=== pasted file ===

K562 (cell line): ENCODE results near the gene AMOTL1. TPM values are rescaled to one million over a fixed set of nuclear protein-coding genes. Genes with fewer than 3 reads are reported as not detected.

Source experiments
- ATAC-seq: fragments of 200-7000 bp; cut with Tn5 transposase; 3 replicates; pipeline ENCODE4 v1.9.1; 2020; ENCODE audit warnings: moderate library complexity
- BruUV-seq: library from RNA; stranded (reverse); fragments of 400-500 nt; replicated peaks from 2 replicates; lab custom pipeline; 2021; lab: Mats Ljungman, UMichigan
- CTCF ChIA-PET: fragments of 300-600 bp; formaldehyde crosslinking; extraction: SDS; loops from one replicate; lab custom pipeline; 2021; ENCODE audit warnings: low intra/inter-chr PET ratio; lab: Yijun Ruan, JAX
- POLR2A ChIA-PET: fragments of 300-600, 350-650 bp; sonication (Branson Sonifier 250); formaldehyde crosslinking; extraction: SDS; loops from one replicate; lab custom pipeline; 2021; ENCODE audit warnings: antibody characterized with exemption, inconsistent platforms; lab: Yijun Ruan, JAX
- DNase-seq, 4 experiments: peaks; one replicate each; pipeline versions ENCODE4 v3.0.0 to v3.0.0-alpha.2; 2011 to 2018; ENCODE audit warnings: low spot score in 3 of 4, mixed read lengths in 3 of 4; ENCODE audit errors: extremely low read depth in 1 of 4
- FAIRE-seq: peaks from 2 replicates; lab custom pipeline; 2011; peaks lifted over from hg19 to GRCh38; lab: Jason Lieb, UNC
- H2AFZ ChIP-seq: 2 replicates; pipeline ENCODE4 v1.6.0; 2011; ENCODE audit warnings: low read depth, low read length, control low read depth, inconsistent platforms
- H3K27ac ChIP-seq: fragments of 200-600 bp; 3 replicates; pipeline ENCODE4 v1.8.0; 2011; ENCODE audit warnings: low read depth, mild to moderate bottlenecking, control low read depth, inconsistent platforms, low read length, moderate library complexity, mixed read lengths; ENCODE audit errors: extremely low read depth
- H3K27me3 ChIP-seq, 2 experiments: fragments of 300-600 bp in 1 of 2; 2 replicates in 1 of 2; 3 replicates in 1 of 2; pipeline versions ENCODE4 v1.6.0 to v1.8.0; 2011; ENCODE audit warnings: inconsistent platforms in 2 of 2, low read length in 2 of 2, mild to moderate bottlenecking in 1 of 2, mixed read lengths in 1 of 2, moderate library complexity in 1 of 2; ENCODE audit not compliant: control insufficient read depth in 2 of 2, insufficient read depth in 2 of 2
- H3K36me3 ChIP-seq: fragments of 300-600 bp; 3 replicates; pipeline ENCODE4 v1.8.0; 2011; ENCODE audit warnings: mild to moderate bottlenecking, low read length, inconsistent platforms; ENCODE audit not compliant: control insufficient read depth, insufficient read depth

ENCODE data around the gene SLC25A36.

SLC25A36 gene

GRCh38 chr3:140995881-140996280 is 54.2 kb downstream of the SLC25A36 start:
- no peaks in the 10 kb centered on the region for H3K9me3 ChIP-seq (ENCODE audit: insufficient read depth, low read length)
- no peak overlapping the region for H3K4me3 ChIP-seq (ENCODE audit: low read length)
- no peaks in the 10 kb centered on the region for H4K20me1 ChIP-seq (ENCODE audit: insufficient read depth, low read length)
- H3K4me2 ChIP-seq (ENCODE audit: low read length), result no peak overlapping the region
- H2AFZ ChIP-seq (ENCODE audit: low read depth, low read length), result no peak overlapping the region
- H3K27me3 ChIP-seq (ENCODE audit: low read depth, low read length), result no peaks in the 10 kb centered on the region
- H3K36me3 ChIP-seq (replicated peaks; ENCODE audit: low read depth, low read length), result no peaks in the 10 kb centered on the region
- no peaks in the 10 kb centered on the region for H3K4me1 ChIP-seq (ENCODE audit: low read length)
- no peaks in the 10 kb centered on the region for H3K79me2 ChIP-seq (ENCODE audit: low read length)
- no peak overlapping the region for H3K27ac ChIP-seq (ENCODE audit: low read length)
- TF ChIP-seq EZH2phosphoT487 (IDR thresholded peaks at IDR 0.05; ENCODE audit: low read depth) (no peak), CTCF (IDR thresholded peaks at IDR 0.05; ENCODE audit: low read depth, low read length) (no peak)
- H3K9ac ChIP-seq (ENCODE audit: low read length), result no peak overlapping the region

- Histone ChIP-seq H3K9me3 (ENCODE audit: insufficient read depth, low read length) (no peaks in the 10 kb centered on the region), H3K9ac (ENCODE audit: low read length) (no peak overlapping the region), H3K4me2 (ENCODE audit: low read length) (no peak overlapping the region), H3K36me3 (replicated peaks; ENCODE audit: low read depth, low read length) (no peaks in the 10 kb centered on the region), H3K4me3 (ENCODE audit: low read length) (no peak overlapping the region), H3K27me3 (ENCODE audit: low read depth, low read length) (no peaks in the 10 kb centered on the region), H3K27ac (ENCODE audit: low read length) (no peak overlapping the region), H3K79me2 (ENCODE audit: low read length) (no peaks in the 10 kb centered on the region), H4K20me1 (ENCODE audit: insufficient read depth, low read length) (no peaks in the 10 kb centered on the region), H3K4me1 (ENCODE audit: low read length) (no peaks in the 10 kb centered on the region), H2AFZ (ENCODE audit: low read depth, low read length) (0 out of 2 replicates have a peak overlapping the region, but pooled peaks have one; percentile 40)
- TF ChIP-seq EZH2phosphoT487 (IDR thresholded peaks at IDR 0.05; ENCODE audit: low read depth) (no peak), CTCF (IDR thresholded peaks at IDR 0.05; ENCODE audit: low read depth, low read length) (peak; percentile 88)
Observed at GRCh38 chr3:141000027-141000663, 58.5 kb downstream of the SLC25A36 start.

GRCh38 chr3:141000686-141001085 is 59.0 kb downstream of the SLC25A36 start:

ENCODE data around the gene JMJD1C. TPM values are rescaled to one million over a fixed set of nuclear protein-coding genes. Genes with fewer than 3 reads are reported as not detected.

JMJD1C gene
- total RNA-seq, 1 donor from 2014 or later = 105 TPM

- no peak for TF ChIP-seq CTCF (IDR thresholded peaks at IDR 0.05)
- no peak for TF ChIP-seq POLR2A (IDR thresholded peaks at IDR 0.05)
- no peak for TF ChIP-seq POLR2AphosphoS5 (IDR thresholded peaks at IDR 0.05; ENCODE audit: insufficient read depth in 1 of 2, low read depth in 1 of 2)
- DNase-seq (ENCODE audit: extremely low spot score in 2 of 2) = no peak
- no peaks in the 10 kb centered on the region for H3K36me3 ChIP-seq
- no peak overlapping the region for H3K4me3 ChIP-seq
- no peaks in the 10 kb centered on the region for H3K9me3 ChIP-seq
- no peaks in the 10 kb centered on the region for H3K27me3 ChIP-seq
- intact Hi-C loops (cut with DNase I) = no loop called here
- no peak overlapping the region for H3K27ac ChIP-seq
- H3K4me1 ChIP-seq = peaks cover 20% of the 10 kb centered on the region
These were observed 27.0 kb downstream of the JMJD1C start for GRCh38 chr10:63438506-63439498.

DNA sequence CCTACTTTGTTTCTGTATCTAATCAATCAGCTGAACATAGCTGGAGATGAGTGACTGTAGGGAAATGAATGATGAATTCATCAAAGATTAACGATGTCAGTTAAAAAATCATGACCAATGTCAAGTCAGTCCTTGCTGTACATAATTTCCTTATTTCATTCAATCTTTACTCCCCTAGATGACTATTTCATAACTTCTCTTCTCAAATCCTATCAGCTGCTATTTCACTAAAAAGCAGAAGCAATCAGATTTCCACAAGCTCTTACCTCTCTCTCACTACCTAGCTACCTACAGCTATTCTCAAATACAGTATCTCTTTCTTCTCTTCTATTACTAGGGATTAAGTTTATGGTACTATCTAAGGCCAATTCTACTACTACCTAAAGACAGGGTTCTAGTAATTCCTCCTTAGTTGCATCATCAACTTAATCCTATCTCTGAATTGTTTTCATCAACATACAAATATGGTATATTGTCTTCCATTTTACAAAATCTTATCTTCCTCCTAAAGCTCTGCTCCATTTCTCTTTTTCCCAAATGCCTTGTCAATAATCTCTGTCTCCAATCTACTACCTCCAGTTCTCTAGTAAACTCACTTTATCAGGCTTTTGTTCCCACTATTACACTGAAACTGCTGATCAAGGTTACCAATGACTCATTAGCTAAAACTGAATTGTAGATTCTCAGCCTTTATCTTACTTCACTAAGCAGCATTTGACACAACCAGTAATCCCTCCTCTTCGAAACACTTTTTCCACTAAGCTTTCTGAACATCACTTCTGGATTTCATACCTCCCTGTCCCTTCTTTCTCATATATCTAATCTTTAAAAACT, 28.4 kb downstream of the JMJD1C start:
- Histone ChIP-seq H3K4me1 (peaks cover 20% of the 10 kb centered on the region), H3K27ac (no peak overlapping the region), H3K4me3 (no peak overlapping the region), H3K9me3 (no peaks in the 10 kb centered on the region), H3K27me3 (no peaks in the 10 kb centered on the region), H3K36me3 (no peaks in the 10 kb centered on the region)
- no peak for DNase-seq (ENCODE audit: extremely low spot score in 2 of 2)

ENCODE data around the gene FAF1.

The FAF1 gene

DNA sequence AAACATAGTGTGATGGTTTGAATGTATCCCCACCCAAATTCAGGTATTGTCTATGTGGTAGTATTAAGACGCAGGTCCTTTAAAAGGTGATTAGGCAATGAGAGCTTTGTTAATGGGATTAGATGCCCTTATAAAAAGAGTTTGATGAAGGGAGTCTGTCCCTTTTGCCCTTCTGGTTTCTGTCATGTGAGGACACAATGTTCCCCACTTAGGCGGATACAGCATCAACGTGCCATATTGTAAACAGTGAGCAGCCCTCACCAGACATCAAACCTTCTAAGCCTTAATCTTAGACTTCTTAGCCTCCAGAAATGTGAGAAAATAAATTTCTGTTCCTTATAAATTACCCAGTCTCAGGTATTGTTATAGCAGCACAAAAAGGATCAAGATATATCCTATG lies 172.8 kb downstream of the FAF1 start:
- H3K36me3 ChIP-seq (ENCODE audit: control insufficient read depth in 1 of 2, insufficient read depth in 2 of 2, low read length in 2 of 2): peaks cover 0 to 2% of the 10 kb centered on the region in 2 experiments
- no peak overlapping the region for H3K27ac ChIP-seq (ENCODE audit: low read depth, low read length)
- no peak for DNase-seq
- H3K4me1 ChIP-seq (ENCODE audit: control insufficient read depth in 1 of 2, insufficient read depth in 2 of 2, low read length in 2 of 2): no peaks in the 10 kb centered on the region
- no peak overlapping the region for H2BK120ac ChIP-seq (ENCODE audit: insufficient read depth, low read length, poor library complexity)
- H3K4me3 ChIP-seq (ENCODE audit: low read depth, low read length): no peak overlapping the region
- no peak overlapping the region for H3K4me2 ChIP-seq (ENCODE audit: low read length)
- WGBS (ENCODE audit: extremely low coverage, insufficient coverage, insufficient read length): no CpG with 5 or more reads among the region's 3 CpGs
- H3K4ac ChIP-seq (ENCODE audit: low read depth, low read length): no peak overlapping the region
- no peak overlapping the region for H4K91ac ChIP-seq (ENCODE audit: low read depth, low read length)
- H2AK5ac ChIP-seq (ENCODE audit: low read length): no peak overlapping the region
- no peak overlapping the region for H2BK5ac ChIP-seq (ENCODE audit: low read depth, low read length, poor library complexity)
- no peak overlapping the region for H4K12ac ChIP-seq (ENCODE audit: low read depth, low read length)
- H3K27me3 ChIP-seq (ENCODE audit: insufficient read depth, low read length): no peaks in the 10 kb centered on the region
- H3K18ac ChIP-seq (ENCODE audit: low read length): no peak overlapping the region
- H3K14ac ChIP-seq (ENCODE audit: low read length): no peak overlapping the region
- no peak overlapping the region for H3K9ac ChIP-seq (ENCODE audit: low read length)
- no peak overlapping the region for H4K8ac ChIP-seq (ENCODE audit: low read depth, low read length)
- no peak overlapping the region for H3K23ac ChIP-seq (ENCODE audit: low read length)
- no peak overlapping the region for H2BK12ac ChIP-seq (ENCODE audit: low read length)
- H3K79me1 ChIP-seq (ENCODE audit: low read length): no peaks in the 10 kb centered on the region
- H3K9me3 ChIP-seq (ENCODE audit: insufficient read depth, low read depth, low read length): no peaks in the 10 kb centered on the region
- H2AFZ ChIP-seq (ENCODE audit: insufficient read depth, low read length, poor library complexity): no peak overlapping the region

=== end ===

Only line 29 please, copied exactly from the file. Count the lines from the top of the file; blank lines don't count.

- TF ChIP-seq EZH2phosphoT487 (IDR thresholded peaks at IDR 0.05; ENCODE audit: low read depth) (no peak), CTCF (IDR thresholded peaks at IDR 0.05; ENCODE audit: low read depth, low read length) (peak; percentile 88)